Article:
Walk : Helvellyn via Striding Edge
Date : 31st August 2010
Weather : Fair, variable cloud, dry
Route Details : Patterdale, Birkhouse Moor, Striding Edge, Helvellyn, Swirral Edge, Birkhouse
Distance : 5 miles
An absolute “must do” classic, far more enjoyable than the “White Stones” route I did some years earlier. The start
St Patrick`s Church is easy to find and the slog up Birkhouse Moor is a bit relentless, but the unfolding drama from
Hole in the Wall upwards is fantastic.
Warning !! – If you are doing this for the first time, avoid crossing Striding Edge in high winds or heavy rain
At the start along the path leading off from the main road from the Church, with early views Nethermost Pike and
Dollywaggon Pike, heading
towards the foot of the
up the side of Birkhouse Moor
On the long pathway climb up the side now and the valley starts to open up.
Higher still and the bulk
Looking back towards the start point and the valley floor, Sue is a little slower as her rucksack has all the butties in !
Ste takes a breather as we near the second target point of the day …
The hole in the wall – at last !! – at this point the objective of the day has still to come in to view …
At the wall now and yet another re-fuelling stop (along with the crowds) and the first sight of the mighty Helvellyn
To the right across Red Tarn is Swirral Edge and Catstye Cam
Slightly further up from the wall now and the whole walk takes on a different complexion. The relatively smooth
path up the side of Birkhouse gives way to a more rocky terrain. Here at the start of High Spying How, the stack to
climb up to get to the start of Striding Edge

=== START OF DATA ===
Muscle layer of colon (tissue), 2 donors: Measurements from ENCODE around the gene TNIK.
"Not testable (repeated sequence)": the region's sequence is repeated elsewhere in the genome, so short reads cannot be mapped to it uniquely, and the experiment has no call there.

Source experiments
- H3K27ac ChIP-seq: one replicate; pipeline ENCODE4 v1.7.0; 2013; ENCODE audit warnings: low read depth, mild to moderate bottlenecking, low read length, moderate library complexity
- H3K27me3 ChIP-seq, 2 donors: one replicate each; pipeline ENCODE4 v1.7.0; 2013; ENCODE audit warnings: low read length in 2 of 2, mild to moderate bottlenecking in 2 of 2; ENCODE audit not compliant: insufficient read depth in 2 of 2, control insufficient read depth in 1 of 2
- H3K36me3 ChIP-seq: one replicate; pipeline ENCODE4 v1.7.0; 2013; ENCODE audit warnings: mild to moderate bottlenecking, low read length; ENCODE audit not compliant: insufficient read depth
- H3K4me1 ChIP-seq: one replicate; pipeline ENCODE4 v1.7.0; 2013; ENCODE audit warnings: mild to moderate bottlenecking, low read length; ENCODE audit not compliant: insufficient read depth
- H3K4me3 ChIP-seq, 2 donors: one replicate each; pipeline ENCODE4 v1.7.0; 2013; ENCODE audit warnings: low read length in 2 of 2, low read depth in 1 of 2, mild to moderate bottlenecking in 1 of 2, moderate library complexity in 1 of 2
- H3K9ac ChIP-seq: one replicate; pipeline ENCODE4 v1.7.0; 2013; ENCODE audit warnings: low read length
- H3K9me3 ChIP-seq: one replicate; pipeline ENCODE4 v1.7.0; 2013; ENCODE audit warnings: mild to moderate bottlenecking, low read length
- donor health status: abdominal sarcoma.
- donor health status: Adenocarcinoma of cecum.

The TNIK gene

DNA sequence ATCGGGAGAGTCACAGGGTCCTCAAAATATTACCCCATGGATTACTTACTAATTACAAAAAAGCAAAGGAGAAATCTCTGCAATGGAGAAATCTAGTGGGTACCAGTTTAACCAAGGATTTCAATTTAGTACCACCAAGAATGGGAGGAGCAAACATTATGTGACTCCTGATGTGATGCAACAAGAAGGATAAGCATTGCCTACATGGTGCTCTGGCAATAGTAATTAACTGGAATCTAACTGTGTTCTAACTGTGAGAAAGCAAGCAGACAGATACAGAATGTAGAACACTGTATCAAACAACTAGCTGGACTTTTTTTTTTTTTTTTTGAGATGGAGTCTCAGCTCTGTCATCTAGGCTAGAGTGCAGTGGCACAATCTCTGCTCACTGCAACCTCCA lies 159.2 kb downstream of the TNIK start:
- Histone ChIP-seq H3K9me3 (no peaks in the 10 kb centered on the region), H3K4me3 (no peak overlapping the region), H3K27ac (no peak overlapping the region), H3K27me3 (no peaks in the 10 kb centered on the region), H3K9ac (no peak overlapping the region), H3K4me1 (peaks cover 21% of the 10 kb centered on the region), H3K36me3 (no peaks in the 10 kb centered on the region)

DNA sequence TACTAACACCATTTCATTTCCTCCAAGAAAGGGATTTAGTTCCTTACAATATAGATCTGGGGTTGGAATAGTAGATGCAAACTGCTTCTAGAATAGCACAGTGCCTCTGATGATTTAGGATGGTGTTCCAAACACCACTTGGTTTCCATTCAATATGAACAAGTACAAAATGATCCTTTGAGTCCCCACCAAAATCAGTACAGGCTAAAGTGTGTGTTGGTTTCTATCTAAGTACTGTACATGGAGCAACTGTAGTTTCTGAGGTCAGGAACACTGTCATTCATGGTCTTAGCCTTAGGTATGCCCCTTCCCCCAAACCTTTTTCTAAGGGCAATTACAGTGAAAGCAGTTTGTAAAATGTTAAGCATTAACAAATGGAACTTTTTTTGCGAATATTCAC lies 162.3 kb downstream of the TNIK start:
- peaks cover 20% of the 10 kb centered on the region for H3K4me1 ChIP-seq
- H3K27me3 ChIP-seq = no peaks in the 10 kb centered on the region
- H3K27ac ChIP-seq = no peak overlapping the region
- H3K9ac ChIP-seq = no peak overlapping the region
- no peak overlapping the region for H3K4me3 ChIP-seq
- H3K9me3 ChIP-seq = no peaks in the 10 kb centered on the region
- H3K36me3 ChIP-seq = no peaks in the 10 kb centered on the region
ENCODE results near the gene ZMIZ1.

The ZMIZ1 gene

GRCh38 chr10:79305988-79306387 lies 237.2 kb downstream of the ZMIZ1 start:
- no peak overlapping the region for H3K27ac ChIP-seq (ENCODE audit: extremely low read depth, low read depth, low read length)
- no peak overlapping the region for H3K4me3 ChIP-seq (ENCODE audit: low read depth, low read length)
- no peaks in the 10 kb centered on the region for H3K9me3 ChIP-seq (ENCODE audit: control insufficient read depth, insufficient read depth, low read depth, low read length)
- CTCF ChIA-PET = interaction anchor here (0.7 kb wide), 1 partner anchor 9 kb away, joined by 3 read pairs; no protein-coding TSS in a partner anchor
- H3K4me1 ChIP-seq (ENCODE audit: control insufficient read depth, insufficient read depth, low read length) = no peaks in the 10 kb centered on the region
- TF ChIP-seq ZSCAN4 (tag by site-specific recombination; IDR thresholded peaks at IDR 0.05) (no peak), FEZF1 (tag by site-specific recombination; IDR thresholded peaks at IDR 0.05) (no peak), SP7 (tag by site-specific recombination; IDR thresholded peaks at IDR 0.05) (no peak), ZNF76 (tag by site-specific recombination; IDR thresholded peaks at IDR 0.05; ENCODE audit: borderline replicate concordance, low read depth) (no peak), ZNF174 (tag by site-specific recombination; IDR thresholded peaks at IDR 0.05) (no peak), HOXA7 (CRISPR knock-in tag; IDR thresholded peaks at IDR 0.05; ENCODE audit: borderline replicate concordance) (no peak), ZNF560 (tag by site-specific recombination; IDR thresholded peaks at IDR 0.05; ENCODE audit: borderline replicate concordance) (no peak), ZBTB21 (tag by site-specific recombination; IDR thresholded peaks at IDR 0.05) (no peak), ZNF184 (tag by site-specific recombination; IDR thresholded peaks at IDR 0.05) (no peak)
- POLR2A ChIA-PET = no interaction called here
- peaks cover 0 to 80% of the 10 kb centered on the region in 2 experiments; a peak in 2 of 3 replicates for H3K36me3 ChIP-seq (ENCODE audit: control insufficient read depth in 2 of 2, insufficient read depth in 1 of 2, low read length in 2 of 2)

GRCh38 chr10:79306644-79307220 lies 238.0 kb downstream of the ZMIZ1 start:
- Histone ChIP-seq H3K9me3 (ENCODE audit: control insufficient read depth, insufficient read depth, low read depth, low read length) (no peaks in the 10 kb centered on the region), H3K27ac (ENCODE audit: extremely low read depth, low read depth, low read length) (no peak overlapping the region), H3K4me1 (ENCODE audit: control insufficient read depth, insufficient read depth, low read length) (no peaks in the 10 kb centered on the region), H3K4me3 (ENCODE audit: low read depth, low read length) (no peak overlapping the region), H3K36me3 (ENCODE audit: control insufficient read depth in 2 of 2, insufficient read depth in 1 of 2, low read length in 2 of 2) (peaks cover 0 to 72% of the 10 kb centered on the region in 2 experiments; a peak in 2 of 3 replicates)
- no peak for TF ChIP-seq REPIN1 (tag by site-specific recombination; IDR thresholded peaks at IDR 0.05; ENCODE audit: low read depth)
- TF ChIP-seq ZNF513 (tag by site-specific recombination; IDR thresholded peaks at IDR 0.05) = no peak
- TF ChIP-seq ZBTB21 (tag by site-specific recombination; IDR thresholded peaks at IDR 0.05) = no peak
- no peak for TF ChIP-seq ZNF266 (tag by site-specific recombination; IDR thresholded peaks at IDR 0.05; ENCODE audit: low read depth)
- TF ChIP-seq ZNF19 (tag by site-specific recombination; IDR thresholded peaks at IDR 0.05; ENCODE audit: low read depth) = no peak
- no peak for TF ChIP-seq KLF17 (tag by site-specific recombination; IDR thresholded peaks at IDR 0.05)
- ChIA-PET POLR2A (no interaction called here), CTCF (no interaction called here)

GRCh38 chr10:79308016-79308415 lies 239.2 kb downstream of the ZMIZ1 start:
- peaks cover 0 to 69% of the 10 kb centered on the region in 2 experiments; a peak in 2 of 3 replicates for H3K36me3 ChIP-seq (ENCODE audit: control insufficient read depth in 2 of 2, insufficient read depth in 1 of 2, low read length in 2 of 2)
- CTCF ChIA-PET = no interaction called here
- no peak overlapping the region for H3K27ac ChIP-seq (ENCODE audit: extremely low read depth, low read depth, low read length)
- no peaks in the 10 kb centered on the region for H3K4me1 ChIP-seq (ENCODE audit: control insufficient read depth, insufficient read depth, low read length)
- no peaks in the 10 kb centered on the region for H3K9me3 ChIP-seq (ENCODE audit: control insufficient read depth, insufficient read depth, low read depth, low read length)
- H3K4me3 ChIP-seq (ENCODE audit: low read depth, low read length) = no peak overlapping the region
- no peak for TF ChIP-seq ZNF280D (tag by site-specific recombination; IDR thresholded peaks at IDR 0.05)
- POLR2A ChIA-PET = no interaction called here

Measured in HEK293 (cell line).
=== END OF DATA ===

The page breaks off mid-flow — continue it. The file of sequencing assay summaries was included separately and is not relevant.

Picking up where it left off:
Just before the start of getting onto the ridge, the full length of Striding Edge can be seen as it joins the main
bulk of Helvellyn
Join the queue now to get on the Edge. The pathway on the right of the ridge can be clearly seen and is an alternative
for any walker not wishing to take their luck on the ridge. Also the safest route in windy conditions
No turning back now, on the start. The guys in front opted for the side path
The chimney stack that needs negotiating at the end of the Edge – just adds a little extra spice to the walk. When
you get to this point, take a breather as the final steep push up to the summit can be a lung burster !!
As you near the summit, Gough`s Plaque ~ to commemorate the fatal accident in 1803 where Charles Gough fell to
his death off the Edge. His dog remained by his master’s side for nearly three months before he was found, and this
inspired the poem “Fidelity” by William Wordsworth.
On the summit now looking over Red Tarn
On the return back down along Swirral edge. Ullswater in the background.
A view the other way now looking across Red Tarn back to Striding Edge
Back down on the valley floor now and just in time judging by those clouds
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